I have been Intermittently Fasting for about 2 months. Personally, I fast while following a Keto/Low Carb lifestyle, and it has been wonderful for my energy levels, and I have actually lost a few pounds.My metabolism has been low for many years, due to several factors. My age, Hypothyroidism, and lack of physical activity have led to increased weight, increased fatigue, and lack of stamina. All of those things that tend to “happen” to us as we enter menopause and other age-related issues.
I have followed a very clean eating plan, mostly Keto, for about 2 years. I have ate mostly clean, about 80% organic and low carb for many, many years. Decades. I have tried every fad diet and latest scientific food plan that comes to the mainstream for many years, none of which worked their promised miracles on my body. The same is true for Keto and for Intermittent Fasting.
What is different, this time though, has less to do with the scale, although I have lost about 40 lbs, is the way I feel. Non-scale-victories. My brain fog is disappearing, my mood and sleep are improving, and little things are easier. It is easier to go up and down the stairs. I don’t need a cart to hold myself up as I shop at the big box store. I can tie my shoes without effort. I am getting a lot more done every day, using my time much more wisely. That is a difference that nothing else has accomplished. (And I take some VERY impressive supplements and Vitamins!)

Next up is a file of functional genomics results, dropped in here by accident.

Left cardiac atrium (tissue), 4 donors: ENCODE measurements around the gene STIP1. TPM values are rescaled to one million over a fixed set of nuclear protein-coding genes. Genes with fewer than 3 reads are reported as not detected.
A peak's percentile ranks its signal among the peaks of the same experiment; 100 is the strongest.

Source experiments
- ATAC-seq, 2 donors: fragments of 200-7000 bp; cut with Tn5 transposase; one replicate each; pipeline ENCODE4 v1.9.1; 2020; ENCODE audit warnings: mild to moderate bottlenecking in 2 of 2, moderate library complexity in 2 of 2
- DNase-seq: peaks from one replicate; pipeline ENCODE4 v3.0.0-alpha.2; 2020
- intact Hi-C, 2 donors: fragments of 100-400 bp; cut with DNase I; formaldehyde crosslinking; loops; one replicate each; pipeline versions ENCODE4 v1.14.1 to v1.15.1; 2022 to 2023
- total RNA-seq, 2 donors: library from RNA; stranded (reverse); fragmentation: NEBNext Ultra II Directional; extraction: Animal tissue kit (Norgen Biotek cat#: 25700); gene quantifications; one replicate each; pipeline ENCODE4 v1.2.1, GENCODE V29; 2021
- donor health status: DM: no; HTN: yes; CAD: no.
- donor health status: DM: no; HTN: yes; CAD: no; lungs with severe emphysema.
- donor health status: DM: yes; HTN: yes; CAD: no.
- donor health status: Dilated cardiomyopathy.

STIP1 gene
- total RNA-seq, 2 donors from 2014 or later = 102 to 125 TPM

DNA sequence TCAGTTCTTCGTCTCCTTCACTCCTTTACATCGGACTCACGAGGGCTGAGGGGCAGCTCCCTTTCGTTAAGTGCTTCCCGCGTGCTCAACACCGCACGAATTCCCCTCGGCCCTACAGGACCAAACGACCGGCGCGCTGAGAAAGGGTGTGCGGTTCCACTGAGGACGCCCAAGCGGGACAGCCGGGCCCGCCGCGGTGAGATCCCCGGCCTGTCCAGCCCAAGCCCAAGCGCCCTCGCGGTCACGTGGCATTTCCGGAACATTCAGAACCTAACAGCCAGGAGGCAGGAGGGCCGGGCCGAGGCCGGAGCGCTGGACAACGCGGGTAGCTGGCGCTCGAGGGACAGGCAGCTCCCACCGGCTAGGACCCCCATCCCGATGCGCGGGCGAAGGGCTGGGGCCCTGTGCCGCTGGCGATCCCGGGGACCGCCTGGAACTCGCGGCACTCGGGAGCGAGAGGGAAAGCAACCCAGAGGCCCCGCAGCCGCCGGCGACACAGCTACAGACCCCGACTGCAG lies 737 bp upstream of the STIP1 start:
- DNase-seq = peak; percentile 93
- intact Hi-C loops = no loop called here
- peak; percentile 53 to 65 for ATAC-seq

Personally, I feel as if I participate in the most popular version of Intermittent Fasting, the 8/16 plan. I have an “eating window” of 8 hours, and fast for 16. It is not difficult at all. I eat from noon to 8 PM, and fast from 8 PM to noon.
I have always been a big breakfast eater. I made myself a full breakfast most mornings, fresh eggs and nitrate-free bacon; and at the very least, had some Greek yogurt with stevia and walnuts. I woke up hungry and excited about what I was going to make for breakfast each morning. I lived that way for years. You know, the “breakfast is the most important meal of the day” mentality.
I worried about my sugar level and hypoglycemia if I fasted in the mornings, I thought it would be difficult. It has not been difficult at all. I am not hungry at all. Some days, lunch has passed and it is 1:00 or 2:00 before I even remember to eat.
I joined an online group, The Galveston Diet, by Mary Claire Pastor Haver, MD, a gynecologist in Galveston, TX. I am in group 4B in her trials. A new trial starts October 1, 2017, if you want to check it out. www.facebook.com/galvestondiet A lot of information is shared in the group, and it is nice to be held accountable and have other people sharing in my journey. The study is for women moving into peri-menopause and menopause, so around ages 35-60.